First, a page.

Naja is symbolized by a snake on the bottle. There is a stylized cobra poised with hood unfurled. Ms. Kern mentioned that the snake represents its use in numerous native mythologies around the world having to do with transformation and creativity. Naja the fragrance also has a serpentine quality itself. Tobacco provides the spine on which this perfume perches. If Rozy was about honey and rose then Naja is about tobacco. Ms. Kern uses a few other notes to interrogate her keynote exposing different facets of it.
Naja opens with the tobacco already in place but it is not what is part of the first impression. Lime blossom provides a citrusy green floral as sharp as any fang. I know this opening threw me a bit because it is so incisive. When I hear tobacco perfume I expect soft rich narcotic depth. Naja provides an alternative as the acerbic green note constricts the tobacco in the early moments. As the coils slowly release the tobacco edges its way forward. As the tobacco finds a firmer foothold and starts to equilibrate towards something more familiar Ms. Kern finds a complementary sweetness to the dried tobacco leaf in melon. Rich fruits or resins usually provide that role. By using melon Ms. Kern keeps the familiar a tiny bit unfamiliar. There is almost a Calone feeling to this phase of Naja as on a different day it could have become an aquatic tobacco. Before Naja goes too far down that path osmanthus provides its dual nature. The dried apricot part acts like the typical fruit accompaniment to tobacco while the leathery part provides a final foundation. Over many hours the tobacco and the leather is what remains.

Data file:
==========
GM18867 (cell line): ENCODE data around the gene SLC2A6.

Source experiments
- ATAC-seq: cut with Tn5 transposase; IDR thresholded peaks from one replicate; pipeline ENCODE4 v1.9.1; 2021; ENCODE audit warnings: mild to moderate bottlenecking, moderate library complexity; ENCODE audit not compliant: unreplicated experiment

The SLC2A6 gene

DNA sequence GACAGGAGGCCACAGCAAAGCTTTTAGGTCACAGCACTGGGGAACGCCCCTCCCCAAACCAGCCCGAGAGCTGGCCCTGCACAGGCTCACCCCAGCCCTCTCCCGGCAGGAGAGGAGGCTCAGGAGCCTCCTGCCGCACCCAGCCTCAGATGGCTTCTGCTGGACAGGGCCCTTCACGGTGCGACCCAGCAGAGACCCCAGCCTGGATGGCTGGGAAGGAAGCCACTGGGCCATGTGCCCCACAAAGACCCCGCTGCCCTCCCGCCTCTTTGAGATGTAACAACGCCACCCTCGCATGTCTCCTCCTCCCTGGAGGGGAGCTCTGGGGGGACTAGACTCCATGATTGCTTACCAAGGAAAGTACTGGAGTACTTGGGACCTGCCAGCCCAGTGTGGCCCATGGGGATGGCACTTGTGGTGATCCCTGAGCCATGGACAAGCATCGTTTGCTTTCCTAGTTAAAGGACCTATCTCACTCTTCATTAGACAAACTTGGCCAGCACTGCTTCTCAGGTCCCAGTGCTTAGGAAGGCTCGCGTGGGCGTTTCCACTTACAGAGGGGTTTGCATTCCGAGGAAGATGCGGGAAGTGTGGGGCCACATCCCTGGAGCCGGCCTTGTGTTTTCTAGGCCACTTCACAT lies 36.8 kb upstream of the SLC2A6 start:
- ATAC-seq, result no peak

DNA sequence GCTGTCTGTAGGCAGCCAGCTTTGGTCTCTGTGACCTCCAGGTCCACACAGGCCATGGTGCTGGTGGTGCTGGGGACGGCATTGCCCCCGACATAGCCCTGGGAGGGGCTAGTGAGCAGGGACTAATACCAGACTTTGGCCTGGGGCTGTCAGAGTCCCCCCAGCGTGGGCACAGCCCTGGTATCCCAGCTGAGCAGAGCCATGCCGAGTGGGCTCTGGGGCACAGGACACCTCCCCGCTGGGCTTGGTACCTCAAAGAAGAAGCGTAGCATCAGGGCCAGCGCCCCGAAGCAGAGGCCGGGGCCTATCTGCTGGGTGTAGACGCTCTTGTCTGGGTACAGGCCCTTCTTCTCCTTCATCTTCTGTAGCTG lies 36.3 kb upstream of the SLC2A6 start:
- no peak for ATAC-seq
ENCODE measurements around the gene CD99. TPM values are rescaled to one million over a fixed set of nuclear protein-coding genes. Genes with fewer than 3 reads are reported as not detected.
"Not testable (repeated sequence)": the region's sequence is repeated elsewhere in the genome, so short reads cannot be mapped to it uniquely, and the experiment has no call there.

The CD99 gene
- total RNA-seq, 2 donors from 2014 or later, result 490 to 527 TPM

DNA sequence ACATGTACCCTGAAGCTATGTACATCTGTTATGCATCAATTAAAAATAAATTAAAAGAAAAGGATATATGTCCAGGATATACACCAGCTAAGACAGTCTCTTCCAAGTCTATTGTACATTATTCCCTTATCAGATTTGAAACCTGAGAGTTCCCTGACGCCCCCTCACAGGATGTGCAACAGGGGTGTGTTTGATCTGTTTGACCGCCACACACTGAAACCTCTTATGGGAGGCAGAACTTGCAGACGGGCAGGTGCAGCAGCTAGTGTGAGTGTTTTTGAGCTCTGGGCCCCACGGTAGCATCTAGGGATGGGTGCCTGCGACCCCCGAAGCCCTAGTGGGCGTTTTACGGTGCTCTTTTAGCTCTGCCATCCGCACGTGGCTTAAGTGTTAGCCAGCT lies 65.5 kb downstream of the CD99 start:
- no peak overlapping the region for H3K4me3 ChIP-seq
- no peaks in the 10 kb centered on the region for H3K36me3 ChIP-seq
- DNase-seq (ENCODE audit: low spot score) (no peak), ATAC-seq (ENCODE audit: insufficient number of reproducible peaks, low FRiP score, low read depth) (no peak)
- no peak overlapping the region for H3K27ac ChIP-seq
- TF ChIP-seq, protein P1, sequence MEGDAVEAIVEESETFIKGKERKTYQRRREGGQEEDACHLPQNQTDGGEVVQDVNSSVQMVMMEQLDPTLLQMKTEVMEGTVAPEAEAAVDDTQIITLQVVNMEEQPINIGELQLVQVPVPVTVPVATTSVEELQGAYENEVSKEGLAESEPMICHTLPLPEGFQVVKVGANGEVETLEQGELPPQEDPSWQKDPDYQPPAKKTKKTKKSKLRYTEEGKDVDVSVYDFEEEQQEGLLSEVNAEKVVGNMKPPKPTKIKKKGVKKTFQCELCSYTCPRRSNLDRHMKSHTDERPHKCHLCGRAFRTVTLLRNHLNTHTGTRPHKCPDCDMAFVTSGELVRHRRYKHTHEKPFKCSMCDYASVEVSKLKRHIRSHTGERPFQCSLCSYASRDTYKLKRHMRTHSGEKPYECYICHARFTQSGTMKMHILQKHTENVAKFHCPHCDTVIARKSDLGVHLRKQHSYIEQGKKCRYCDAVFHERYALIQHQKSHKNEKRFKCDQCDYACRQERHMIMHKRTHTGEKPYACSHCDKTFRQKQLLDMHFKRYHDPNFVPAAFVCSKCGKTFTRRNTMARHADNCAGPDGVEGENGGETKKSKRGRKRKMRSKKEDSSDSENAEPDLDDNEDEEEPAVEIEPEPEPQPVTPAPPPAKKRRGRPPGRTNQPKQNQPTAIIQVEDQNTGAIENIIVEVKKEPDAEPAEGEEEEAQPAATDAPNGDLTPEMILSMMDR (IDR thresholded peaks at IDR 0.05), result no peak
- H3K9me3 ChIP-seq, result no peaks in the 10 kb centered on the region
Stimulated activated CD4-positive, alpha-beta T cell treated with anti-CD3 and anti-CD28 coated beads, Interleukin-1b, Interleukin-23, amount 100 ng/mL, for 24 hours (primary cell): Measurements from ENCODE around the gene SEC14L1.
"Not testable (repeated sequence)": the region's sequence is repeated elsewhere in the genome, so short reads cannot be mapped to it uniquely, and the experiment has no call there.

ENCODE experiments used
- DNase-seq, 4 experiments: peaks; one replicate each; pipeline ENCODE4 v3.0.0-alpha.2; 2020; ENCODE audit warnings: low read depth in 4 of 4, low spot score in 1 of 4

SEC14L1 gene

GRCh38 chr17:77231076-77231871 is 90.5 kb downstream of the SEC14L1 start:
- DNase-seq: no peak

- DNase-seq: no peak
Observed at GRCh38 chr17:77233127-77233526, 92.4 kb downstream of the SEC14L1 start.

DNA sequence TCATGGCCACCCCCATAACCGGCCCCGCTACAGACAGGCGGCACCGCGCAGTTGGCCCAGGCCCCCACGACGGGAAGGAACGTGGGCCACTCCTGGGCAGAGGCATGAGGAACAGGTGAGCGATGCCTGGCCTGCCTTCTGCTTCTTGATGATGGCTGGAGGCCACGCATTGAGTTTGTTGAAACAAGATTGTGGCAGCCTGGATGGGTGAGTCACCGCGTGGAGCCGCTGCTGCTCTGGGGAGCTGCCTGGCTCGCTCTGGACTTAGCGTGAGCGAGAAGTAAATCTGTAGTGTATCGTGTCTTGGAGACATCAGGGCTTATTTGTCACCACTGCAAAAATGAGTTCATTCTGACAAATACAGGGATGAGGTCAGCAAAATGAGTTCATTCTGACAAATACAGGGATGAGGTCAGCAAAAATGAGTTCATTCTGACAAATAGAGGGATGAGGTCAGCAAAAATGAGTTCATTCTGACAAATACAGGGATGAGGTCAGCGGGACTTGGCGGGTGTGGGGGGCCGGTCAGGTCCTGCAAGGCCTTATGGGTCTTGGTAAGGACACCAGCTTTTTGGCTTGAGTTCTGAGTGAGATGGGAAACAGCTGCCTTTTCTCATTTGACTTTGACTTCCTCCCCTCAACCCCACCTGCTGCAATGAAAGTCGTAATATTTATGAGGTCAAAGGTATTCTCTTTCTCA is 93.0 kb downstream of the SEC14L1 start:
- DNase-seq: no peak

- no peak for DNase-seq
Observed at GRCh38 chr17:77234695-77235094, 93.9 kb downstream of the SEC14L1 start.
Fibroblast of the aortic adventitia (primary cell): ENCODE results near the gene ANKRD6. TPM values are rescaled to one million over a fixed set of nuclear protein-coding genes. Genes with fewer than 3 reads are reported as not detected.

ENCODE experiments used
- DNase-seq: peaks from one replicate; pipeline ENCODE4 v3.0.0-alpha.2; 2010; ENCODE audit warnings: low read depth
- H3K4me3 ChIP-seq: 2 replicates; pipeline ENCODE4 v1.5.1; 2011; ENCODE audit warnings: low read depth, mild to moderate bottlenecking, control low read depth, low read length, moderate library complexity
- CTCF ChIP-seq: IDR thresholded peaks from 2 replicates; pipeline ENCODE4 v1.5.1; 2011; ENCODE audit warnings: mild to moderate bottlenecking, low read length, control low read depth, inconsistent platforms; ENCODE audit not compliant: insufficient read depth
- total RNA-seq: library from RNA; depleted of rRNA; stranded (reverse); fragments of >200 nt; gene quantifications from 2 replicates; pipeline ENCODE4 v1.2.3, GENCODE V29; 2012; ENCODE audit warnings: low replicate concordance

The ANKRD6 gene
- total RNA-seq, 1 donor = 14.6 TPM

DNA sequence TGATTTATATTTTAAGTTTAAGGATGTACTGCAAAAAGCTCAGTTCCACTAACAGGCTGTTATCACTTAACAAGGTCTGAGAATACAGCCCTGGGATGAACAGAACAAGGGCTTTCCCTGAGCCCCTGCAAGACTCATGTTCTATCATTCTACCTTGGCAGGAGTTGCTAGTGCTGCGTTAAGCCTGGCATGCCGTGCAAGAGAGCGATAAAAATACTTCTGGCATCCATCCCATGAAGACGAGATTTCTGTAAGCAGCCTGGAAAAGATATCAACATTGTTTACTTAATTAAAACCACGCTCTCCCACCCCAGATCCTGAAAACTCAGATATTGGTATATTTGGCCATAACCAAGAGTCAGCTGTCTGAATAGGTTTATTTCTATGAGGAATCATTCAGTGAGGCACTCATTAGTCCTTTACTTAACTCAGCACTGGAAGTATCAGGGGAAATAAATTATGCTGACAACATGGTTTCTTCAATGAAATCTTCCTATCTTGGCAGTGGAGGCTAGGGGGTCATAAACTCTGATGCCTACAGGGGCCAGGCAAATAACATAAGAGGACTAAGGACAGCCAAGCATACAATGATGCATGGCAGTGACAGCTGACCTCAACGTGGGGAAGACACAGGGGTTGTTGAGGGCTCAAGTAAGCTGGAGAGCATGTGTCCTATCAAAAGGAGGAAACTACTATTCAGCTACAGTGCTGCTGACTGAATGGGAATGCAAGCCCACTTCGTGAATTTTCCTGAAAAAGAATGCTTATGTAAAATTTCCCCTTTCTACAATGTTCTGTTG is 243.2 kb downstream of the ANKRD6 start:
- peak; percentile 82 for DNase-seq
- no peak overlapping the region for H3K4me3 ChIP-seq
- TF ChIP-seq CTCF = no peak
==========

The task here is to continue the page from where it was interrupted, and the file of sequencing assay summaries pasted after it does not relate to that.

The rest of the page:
Naja has 24-hour plus longevity and average sillage.
More than any of her creations to date Naja is the most fascinating perfume she has made. It is full of contradictions and capitulations. I wore it three times for this review and it wore differently every time. Different notes were on top at different times with the tobacco being the only constant. It makes Naja as hypnotizing as that swaying cobra drawing you in with its unceasing movement. The difference being that when Naja strikes it leaves only pleasure behind. Thank you, Ms. Kern, for granting my wish.
Disclosure: My sample provided by Vero Profumo via Val The Cookie Queen. (Read Val’s review of Naja here)
In the 1920’s the bright young things were writers, artists, and designers. After a Great Depression followed by a Great War those bright young things were up on the silver screen. The Hollywood Dream Factory was humming as the 1950’s dawned. Those movie stars were what the public wanted to hear about. As this new-found celebrity was thrust upon these pretty people there weren’t really any rules. So, they made up their own.
If you were of a mind to go catch the new celebrities one place you would end up is The Beverly Hills Hotel. More specifically it was the bungalows spread throughout the property which was where the action was. Bungalow No. 7 is Marilyn’s. La Liz and Dick loved, lost, loved, and lost in Bungalow No. 5. The bad boys were in Bachelor’s Row; Bungalows No. 14-21. Even Howard Hughes had his own which nobody knew whether he was there except for select hotel staff. It is fascinating to look back and think about anything like that happening in this TMZ world. Owner-creative director of Vilhelm Parfumerie Jan Ahlgren also shares my affection for this time.
Jerome Epinette (l.) and Jan Ahlgren